John is talking about godly living and Christian relationships within the church body. That doesn’t exclude biological family of course, but the context is talking about the body of Christ. James emphasises this as well.
James 2:8, ‘If you really fulfill the royal law according to the Scripture, “You shall love your neighbour as yourself,” you’re doing well.’
The first church placed great emphasis on loving and caring for each other (Acts 2:42-47), they not only gathered together regularly, they were also very active in the general community as well. They didn’t isolate themselves from the world, but they continued to worship daily in the Temple as well. Sadly, it only took a few centuries for the church to become both greedy in its pursuit of political power and material wealth as well as being isolationist in its self-imagined piety through monasticism. All denominations and flavours within Christendom has done this, so no church is exempt.
While it’s very true that each individual will stand before God and give an account for themselves and no one else, and that when a person comes to faith in Jesus, it’s personal, it’s also true that when we come to faith in Jesus, we are born again INTO God’s family; we are adopted sons and daughters and we’re no longer isolated but are in fact part of a community, a family where we are supposed to be planted and grounded.
Throughout Jewish history, God always called His people to serve Him ‘together’, there was always a majority in Israel that rebelled against God, but the remnant was always called to stand together. The same was expected of the church after the resurrection and it’s that close family, the entity of the church that is described as a body that when close knit and loving, and committed to God and each other, that the testimony of Jesus through the lives of His people are the most impacting and striking to the eyes of the watching world.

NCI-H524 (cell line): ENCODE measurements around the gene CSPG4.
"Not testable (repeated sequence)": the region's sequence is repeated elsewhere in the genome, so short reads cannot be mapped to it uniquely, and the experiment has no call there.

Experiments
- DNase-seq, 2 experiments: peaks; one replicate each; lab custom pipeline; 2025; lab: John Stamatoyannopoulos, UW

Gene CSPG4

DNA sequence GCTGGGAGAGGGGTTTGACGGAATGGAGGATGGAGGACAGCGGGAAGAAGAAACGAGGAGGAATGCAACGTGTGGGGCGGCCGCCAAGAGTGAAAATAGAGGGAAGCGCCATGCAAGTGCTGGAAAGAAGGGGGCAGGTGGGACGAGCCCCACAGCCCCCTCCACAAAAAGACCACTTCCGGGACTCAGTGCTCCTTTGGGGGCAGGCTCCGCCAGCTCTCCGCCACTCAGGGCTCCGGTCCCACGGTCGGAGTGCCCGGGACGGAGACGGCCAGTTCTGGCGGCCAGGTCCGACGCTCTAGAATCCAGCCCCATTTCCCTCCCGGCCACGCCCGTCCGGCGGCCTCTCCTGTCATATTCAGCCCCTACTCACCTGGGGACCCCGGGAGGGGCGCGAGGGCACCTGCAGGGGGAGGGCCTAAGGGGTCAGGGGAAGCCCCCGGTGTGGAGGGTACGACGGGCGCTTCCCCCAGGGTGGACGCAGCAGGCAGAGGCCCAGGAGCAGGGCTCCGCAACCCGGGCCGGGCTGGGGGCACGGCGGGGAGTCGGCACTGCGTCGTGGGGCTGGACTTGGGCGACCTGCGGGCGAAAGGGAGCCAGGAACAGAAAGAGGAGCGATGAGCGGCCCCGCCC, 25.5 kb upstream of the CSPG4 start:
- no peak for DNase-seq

This means that we’re supposed to stay in fellowship with each other. I’m not saying that you have to belong to a particular church that meets at a set location in a specific building. Not all churches are faithful to God’s Word, but we are supposed to be faithful in our fellowship with other genuine believers; that’s the focus of what it means to be in genuine community with our Christian family.
Judaism in its purest form and even today is very communal, it’s never solitary. Other national or ethnic people groups have disappeared from history, but the Jewish people are unique in that they’ve remained a ‘separate people’ to the rest of the world, but are very much a collective community, a fellowship if you will, a people that cares for, defends and looks out for the interests of their community not only in their own towns, but collectively around the world. That’s how the Christian church should function too.
Again, we as individuals are accountable to God for our sin, no one else will ever have to answer for what you and I personally do, but you and I were never called to be Christian’s alone. It’s not ‘I’, but ‘we’ who make up the body of believers in Jesus.
Next program we’ll look at how Jesus taught His disciples to pray and we’ll also look at the story of the Good Samaritan in the context of Shema and loving our neighbour as ourselves.